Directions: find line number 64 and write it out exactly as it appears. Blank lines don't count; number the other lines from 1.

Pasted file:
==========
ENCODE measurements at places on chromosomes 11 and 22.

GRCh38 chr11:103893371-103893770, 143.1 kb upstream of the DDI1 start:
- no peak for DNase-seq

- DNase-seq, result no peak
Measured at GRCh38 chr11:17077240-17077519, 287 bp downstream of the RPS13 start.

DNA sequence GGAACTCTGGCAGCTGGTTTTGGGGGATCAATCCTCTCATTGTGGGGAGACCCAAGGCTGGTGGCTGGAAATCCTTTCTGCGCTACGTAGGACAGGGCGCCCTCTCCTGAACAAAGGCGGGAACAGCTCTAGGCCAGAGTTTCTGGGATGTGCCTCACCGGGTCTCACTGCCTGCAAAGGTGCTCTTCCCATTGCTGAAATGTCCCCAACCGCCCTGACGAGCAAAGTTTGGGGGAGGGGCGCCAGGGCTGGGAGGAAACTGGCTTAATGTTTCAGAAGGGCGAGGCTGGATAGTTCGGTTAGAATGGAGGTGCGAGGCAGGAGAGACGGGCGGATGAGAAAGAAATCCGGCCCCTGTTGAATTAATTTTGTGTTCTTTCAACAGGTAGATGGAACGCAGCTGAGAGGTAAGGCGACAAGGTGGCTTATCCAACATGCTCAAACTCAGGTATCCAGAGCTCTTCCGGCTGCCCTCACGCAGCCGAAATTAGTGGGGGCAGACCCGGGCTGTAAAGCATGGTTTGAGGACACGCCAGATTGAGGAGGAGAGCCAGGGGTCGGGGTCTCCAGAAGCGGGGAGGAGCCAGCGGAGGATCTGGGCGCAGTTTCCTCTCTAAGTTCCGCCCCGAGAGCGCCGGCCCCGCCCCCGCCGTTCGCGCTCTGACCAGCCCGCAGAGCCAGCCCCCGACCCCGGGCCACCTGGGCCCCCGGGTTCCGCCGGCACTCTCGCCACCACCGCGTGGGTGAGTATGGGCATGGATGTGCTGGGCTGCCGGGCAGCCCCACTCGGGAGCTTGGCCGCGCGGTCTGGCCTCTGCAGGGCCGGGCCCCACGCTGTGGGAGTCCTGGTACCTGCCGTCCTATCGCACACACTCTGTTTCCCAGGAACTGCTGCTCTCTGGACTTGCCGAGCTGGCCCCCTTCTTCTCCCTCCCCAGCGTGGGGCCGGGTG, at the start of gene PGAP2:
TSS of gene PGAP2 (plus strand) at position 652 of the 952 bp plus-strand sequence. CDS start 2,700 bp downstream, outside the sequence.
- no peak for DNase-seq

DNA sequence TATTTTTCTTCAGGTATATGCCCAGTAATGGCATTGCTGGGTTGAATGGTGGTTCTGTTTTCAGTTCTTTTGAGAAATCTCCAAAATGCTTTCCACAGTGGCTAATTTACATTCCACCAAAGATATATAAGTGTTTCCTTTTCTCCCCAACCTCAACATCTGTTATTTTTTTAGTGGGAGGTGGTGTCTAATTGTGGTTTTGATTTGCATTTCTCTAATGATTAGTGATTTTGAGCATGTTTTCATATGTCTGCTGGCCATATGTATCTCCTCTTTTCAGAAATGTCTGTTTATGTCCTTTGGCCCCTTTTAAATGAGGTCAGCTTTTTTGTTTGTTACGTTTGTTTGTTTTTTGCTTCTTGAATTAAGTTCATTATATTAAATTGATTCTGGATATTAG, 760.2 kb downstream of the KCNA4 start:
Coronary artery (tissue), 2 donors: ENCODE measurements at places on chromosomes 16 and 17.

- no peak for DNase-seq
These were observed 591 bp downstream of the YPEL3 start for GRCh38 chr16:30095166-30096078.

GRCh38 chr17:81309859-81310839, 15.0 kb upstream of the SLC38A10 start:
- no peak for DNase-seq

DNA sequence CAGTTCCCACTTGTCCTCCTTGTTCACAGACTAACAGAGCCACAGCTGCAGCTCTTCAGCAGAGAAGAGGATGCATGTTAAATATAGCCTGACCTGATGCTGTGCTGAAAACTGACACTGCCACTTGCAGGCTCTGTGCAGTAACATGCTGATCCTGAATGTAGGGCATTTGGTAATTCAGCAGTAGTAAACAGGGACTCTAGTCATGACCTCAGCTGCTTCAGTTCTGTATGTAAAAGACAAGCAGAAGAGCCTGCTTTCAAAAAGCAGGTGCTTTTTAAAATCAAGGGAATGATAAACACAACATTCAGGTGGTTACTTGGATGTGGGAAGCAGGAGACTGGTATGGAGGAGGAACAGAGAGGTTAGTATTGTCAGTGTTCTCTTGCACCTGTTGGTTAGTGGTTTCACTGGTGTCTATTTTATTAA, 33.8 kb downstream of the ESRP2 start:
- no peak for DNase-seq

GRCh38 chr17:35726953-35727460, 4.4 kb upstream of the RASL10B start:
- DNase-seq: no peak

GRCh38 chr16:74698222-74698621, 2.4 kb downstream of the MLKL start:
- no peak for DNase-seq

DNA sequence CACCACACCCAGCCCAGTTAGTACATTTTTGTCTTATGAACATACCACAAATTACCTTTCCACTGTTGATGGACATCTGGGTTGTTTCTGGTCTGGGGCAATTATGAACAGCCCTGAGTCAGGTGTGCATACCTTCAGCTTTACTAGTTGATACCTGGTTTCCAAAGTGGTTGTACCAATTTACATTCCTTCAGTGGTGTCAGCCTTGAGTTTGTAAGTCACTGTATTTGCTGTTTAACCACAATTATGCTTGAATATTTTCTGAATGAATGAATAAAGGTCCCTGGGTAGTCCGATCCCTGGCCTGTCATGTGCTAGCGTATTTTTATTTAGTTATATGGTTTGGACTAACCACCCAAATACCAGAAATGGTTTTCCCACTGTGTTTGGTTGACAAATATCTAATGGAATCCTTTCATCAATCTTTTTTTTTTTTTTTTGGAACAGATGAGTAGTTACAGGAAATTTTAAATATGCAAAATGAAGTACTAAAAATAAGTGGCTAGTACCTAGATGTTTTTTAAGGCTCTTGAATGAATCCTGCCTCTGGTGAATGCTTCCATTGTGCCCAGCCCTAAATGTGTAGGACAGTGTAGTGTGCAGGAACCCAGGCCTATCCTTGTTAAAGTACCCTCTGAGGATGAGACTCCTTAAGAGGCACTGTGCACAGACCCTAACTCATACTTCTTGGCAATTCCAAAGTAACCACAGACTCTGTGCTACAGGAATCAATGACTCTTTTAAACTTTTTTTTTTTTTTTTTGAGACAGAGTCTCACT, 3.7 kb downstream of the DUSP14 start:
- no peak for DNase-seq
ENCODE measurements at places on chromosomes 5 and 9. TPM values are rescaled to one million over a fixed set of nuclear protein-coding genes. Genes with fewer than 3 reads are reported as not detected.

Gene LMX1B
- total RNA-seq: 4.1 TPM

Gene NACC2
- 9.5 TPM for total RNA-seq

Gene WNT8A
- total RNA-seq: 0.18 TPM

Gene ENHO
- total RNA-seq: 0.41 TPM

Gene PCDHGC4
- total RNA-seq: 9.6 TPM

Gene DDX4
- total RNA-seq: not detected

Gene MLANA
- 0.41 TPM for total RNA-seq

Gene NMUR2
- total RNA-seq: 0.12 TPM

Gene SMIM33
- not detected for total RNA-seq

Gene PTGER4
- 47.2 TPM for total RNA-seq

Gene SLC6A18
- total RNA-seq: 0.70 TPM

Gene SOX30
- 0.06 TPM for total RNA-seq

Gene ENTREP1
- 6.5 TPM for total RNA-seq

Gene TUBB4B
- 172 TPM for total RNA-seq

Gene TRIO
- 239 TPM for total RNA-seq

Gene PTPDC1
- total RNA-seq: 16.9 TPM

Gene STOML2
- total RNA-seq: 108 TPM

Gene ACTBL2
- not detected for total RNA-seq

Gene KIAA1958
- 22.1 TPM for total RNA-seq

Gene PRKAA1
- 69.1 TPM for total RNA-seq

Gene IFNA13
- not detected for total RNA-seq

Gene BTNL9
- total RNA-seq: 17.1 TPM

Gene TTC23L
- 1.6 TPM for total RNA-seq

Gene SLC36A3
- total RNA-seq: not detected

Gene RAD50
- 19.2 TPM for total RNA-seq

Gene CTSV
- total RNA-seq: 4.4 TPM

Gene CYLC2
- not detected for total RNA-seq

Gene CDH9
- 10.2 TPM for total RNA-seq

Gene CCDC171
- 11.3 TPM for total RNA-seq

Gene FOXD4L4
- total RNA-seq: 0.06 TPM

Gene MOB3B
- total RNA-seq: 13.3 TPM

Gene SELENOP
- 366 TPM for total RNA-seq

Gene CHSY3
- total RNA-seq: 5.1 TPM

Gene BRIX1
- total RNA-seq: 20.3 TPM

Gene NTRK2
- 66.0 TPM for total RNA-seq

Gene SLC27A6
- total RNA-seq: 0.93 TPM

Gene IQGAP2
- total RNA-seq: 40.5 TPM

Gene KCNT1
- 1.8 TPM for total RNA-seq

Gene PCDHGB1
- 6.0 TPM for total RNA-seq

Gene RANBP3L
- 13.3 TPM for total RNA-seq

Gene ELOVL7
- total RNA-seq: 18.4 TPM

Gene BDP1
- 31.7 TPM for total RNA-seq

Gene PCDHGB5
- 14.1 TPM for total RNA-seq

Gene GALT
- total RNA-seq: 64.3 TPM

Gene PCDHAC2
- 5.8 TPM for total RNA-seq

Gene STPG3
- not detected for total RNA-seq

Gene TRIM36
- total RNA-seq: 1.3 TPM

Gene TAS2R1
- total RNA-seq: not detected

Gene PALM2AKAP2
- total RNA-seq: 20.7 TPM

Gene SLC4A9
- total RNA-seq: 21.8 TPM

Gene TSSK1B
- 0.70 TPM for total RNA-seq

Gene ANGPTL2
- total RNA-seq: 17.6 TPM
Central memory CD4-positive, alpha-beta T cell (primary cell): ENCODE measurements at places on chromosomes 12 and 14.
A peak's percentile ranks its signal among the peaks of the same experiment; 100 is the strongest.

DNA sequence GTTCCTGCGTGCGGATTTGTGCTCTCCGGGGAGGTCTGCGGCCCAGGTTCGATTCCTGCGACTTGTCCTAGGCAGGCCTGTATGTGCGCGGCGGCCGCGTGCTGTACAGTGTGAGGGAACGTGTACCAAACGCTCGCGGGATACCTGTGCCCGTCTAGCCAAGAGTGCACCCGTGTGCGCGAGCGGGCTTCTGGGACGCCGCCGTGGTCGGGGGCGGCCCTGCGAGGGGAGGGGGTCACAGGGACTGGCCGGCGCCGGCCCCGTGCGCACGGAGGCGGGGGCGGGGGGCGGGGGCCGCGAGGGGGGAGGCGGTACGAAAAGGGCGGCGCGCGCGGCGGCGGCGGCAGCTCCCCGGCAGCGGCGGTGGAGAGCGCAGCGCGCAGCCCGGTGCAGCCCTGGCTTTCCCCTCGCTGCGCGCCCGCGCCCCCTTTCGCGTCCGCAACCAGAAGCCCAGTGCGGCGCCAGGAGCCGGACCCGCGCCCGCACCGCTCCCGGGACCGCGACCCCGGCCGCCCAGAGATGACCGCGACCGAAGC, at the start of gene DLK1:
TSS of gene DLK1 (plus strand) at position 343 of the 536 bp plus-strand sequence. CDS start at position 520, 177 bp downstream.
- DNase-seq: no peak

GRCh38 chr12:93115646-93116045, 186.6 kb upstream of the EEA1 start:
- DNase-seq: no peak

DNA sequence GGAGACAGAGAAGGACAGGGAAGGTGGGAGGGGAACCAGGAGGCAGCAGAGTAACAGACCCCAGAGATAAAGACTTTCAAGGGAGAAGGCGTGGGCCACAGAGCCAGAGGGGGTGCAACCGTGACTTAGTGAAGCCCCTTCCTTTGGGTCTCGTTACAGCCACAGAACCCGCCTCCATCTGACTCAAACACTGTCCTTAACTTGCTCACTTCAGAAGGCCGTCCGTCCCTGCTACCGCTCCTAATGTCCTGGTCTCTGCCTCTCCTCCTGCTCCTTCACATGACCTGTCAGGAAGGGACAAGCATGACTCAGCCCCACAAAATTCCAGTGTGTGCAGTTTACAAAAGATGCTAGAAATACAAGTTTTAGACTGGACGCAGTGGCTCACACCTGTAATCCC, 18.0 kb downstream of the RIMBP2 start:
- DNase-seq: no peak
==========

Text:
Gene IFNA13